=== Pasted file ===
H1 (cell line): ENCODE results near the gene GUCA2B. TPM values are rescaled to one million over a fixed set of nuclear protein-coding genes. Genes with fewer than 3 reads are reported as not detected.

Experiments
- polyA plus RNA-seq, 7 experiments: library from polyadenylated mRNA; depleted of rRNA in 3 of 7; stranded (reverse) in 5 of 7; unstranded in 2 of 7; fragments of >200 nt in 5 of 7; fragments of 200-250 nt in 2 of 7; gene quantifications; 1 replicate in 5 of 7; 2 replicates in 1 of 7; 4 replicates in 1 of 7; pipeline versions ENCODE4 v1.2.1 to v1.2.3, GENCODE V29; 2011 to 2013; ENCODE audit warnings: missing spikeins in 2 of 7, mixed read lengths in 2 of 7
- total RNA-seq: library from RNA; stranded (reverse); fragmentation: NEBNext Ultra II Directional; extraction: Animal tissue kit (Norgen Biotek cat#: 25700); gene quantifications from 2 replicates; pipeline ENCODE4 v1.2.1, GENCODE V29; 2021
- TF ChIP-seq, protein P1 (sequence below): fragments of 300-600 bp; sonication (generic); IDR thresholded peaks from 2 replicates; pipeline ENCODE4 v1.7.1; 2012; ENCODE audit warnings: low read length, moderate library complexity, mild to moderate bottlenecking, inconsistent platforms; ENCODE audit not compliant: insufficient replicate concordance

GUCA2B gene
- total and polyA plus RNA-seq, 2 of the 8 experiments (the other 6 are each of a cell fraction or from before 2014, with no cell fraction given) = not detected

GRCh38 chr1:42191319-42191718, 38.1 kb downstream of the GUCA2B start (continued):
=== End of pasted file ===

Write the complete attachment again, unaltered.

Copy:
H1 (cell line): ENCODE results near the gene GUCA2B. TPM values are rescaled to one million over a fixed set of nuclear protein-coding genes. Genes with fewer than 3 reads are reported as not detected.

Experiments
- polyA plus RNA-seq, 7 experiments: library from polyadenylated mRNA; depleted of rRNA in 3 of 7; stranded (reverse) in 5 of 7; unstranded in 2 of 7; fragments of >200 nt in 5 of 7; fragments of 200-250 nt in 2 of 7; gene quantifications; 1 replicate in 5 of 7; 2 replicates in 1 of 7; 4 replicates in 1 of 7; pipeline versions ENCODE4 v1.2.1 to v1.2.3, GENCODE V29; 2011 to 2013; ENCODE audit warnings: missing spikeins in 2 of 7, mixed read lengths in 2 of 7
- total RNA-seq: library from RNA; stranded (reverse); fragmentation: NEBNext Ultra II Directional; extraction: Animal tissue kit (Norgen Biotek cat#: 25700); gene quantifications from 2 replicates; pipeline ENCODE4 v1.2.1, GENCODE V29; 2021
- TF ChIP-seq, protein P1 (sequence below): fragments of 300-600 bp; sonication (generic); IDR thresholded peaks from 2 replicates; pipeline ENCODE4 v1.7.1; 2012; ENCODE audit warnings: low read length, moderate library complexity, mild to moderate bottlenecking, inconsistent platforms; ENCODE audit not compliant: insufficient replicate concordance

GUCA2B gene
- total and polyA plus RNA-seq, 2 of the 8 experiments (the other 6 are each of a cell fraction or from before 2014, with no cell fraction given) = not detected

GRCh38 chr1:42191319-42191718, 38.1 kb downstream of the GUCA2B start (continued):